For as the lightning, that lighteneth out of the one part under heaven, shineth unto the other part under heaven; so shall also the Son of man be in his day. — Luke 17:24
A woman in our congregation, Barbara, has testified many times about how the importance of being ready for Christ’s return was brought vividly to her attention when she was a young girl. One evening her mother, father, and older sister went to a Christian outreach meeting. Barbara was old enough to be left home alone, and her parents told her that they would return before it was late. She was fine with that arrangement, and the evening went by without incident.
As the family’s expected return time drew near, Barbara went out to wait on the front porch. She looked up the road, expecting to see the lights of their approaching car within a few moments. However, the minutes ticked by, one after another. After some time had passed and there still was no sign of her family, Barbara began to get anxious. Then the thought came to her: What if Jesus had come and taken them to Heaven? What if she had been left behind? She knew that she had not given her life to the Lord and if He returned to this earth, she was not ready.
As that thought took shape in her mind, her concern grew. Finally she saw the lights of a car approaching. What a relief! She did not want to appear worried, so she hurried inside the house and sat down with a book in her hand. However, the car continued on by her house. Then she was more worried than ever! This happened several times, and each time her fear increased.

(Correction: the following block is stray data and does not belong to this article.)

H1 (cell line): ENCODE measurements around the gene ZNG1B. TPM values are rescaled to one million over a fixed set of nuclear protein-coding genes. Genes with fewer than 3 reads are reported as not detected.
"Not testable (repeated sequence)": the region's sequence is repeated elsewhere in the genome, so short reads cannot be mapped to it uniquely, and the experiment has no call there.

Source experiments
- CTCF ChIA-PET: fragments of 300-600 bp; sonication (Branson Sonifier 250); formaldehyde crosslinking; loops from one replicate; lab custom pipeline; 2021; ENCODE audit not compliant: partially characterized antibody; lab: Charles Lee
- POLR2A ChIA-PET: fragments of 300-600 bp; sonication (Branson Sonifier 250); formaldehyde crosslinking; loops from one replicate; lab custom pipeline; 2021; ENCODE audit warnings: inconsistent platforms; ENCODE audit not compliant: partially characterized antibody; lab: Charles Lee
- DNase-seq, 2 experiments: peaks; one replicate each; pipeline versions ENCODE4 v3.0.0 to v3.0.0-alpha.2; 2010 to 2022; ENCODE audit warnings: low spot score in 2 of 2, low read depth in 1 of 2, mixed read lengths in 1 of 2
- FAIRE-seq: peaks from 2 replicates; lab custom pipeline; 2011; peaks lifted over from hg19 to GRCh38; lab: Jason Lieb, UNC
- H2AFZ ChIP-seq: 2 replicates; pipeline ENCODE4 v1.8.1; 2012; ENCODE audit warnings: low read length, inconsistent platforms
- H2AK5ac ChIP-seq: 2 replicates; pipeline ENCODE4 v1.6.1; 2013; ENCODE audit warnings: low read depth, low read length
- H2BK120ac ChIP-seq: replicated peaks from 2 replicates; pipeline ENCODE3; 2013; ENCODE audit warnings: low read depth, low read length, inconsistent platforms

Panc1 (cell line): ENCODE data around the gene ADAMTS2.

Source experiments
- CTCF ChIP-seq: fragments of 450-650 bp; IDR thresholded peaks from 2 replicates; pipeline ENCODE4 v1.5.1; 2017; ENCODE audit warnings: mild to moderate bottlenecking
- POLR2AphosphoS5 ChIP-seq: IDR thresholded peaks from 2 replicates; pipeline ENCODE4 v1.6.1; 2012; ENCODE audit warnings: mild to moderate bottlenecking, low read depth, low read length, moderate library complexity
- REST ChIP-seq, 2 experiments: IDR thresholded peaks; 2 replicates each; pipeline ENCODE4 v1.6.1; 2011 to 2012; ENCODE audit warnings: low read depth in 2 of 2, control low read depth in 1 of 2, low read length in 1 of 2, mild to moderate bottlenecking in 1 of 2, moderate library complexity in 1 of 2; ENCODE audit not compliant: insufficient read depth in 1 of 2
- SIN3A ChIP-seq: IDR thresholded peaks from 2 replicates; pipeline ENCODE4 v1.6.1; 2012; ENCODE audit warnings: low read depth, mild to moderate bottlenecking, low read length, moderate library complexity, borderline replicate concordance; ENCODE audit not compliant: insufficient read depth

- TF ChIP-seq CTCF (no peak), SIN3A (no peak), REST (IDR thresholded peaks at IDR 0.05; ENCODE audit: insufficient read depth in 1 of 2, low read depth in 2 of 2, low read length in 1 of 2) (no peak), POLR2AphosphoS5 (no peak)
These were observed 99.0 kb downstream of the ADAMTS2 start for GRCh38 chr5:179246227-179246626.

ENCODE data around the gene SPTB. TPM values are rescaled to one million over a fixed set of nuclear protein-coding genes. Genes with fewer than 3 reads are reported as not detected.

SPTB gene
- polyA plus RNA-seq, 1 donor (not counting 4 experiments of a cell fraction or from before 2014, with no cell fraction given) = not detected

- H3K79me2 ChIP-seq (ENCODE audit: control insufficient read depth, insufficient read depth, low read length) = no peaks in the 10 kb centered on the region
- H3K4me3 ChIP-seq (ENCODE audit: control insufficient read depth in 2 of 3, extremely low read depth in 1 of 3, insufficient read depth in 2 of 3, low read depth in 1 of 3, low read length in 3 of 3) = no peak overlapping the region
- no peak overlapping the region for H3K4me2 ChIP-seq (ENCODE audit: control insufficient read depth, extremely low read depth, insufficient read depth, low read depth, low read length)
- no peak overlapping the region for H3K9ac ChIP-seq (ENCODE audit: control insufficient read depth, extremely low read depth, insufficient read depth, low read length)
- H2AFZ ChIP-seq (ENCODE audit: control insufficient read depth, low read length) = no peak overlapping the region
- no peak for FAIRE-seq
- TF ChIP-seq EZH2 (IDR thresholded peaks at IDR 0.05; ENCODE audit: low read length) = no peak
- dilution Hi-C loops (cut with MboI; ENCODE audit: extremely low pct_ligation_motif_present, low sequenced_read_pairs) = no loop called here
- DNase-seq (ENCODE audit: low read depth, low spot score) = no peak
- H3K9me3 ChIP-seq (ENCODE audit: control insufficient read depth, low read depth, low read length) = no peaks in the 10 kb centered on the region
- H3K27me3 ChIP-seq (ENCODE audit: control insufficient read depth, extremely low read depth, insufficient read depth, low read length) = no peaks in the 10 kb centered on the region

Finally her folks did return, of course. All was well, and her immediate anxiety subsided. However, the Lord was able to use that episode to get Barbara’s attention. Just a few days later, she gave her life to the Lord. And oh, the peace she experienced, knowing that whenever Jesus did return to earth, she was ready!
Luke, along with the other authors of the Gospels and New Testament epistles, recorded that during Jesus’ earthly ministry, He taught on several occasions that He would come back to earth one day. No one knows exactly when Christ’s Second Coming will occur. However, Scripture does provide some details about that event. For example, today’s focus verse indicates that it will take place as quickly as lightning flashes across the sky. Those who are alive and serving God when Christ returns will be instantaneously raptured.
Since we do not know when that day or hour will be, we need to be ready at every moment. Jesus repeatedly instructed His disciples to be prepared for His return, and the Early Church lived in anticipation of that event. Believers of every era are challenged in God’s Word to live in that same state of continual readiness. Are you ready? You can be . . . you must be!
Today’s text covers four distinct teachings of Christ’s earthly ministry. In verses 1-10 of Luke 17, Jesus taught His disciples about forgiveness, faith, and duty; in verses 11-19, He healed ten lepers and used their response to teach about gratitude to God; and in verses 20-37, He taught about the Kingdom of God. In verses 1-8 of chapter 18, He gave a parable related to persistence in prayer.
While Jesus’ instruction regarding how to deal with those who cause offenses (verses 1-4) is applicable to all, it is particularly necessary for Christ’s followers because of their responsibility toward their fellowman. The Greek word translated “offense” in verse 1 is skandalon (from which our English word scandal is derived). It is an immensely strong word which goes beyond an error or misstep that can be recovered from; it means a “trap” or “snare,” and has the sense of spiritual destruction. Jesus was giving a very forceful warning against causing new or weak Christians to falter in their spiritual walk.